The World Sikh Organization (WSO) is demanding the City of Toronto change what it calls a “discriminatory” rule included in its contracts requiring all security guards to be clean-shaven.
The organization said Monday the rule barring beards has cost some 100 Sikh their jobs.
The WSO said the city has been mandating security guards, who work for contractors like GardaWorld, ASP Security and Star World, wear N95 masks while on the job at congregate settings since January.
The concern, according to an email from one security company reviewed by CBC News, is that facial hair reduces the effectiveness of N95 masks when it comes to protecting against COVID-19.
However, bearded Sikh security guards are struggling with the rule.
“I feel very humiliated,” said Birkawal Singh Anand, who works with ASP Security.
Anand says he applied for a religious accommodation when he was notified of the requirement last month, but was told that would mean being relegated to a lower position with the company with lower pay as well. He said he had to choose between that, finding a different job, getting laid off, or shaving his beard.
CBC News has reached out to ASP Security and other companies with questions about how they are implementing the city policy.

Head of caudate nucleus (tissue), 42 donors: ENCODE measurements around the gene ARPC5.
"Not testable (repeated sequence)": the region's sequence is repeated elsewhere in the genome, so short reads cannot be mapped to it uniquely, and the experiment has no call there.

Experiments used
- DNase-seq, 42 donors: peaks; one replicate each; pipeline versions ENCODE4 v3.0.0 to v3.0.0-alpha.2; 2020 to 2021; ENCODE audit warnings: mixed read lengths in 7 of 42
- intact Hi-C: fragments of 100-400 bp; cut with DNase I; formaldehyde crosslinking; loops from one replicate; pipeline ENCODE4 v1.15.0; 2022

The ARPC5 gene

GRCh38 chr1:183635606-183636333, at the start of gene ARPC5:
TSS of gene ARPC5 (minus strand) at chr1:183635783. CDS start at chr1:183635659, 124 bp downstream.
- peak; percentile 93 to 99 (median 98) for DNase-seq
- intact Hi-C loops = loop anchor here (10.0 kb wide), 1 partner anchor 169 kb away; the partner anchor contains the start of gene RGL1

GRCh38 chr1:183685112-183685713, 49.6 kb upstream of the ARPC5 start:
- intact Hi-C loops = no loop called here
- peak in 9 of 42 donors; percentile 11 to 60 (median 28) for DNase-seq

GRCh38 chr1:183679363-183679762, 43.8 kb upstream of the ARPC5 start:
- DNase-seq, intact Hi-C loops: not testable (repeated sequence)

For Sikh devotees, leaving hair uncut is an important tenet of their faith, the WSO said.
Balpreet Singh, a lawyer with the organization, said Toronto’s rule feels particularly discriminatory because this policy is being brought in while almost all other pandemic restrictions have been dropped in Ontario — including most mask mandates.
“These security guards served at the height of the pandemic without these rules, when things were at their worst, Singh said.
“But now when, you know, vaccines are very common and things are opening up, they’re being told: ‘No, you can’t serve here because you’ve got a beard.'”
City says it’s reviewing situation
The City of Toronto said in an email statement that it’s aware of the WSO’s complaint and said all of the workers affected are employed by contractors and not its own corporate security division.
“The City is in the process of reviewing the matter and making inquiries with the contractors,” the statement said.
The WSO’s Singh said his organization has attempted to work with contractors in recent months to bring in alternative options to keep Sikh guards on the job and keep them healthy, but those efforts have been met with “nothing more than platitudes.”
Singh said his organization will consider legal action if there’s no change.
“This is clearly a violation of human rights protections in Ontario,” he said.
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